It was foggy and half-light when Chris and I left Jacksonville Saturday morning. We looped around 9A to I-95 north up to Georgia, our favorite haunt of recent weekends. We arrived in historic St. Mary just in time to catch the Cumberland Lady, the 45-minute ferry ride to Cumberland Island. The boat was full, mostly of campers and beach-goers decked out with coolers.
We skipped the Dungeness Dock in favor of the Sea Camp Dock where I could get a stamp of the outline of the island in my National Park Passport. Yay! Then we hiked down the River Trail between live oaks, Spanish bayonet, Spanish moss and many, many spiderwebs.
The Dungeness Dock sits next to an open field that the wild horses of the island keep short. On of the horses followed Chris around, inciting squeals of jealousy from a chubby little girl there with her family. It’s fun being a big kid so adults can’t tell you not to do what they’re telling their own kids not to do. Mama and Daddy let us jump off of and climb things most kids weren’t, and those kids’ parents always felt a need to boss us around when M&D were out of range, so we’d just wait for them to leave and get back to the jumping or whatever. But now, bwa ha ha, Chris can pet the wild horses if he wants to while parents hold their children at bay, most likely annoyed it did not bite him so they could teach it into a lesson of what happens when you don’t follow the rules. Take that, rules!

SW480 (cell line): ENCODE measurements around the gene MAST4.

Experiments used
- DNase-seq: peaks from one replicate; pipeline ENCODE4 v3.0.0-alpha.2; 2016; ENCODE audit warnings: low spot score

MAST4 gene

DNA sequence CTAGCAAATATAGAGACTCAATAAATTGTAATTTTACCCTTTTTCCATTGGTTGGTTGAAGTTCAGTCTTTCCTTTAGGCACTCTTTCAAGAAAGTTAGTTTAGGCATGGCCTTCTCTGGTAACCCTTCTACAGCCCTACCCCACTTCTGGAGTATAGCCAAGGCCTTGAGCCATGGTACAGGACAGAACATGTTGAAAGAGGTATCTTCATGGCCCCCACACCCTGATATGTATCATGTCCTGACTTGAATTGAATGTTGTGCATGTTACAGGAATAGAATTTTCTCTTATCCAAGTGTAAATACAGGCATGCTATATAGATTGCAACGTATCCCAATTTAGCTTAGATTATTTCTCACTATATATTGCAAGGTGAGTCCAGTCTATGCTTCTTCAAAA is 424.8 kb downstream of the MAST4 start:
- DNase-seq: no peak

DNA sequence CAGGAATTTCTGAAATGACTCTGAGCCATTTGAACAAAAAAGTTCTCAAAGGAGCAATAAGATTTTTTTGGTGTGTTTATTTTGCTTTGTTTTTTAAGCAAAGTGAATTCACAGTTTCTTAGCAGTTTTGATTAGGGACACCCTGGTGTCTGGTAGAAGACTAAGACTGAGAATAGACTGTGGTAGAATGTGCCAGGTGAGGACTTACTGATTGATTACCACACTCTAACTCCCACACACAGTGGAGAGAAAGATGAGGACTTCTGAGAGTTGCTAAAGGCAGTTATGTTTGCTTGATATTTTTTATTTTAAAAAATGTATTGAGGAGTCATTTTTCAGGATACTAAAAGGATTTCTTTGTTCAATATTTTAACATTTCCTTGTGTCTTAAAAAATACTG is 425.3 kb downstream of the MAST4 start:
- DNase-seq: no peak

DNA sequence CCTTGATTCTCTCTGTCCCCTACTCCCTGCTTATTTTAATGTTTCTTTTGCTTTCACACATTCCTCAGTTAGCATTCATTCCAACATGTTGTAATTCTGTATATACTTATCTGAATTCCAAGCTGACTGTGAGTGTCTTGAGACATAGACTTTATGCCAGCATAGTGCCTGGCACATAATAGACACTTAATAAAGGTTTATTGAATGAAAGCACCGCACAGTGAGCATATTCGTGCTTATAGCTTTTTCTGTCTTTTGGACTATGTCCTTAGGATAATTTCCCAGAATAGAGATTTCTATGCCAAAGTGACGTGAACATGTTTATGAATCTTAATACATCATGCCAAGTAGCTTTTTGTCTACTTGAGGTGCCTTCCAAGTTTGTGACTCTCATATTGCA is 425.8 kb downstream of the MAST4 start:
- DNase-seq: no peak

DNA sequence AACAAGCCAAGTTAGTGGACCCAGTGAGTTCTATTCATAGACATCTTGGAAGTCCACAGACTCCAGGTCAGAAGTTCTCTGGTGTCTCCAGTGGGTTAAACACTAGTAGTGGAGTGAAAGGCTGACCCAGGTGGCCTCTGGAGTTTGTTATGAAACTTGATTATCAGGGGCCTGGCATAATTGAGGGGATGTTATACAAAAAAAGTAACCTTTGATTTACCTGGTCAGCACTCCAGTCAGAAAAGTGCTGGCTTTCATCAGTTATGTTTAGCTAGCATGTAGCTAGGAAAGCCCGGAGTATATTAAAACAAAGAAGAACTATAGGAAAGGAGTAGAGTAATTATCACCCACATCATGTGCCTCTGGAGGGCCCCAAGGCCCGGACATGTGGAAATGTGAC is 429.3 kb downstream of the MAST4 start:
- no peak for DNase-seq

This is Dungeness from the back. The Spanish lived on the island (then called San Pedro) from 1670 to 1724. General James Oglethorpe renamed Cumberland Island and the English established a hunting lodge named Dungeness before abandoning it in 1775. Oglethorpe was the leader of last weekend’s GA locale 30 miles north: Fort Frederica on St. Simons Island. In 1796, Phineas Miller began work on Dungeness Mansion near the old hunting lodge. The mansion held Georgia’s high-society parties until it was occupied by the British during the War of 1812. The island was mostly abandoned after the Civil War and Dungeness burnt to the ground in 1866. Thomas Carnegie bought land in 1880 and rebuilt the 59-room castle of Dungeness that is in ruins today (no one lived there when it burnt in 1959). The Carnegie family donated it as a national seashore in 1972 to keep the guy who developed Hilton Head from creating a duplication on Cumberland Island. The park ensures only 300 people are allowed on the island at a time, so sea-shelling is excellent and even encouraged.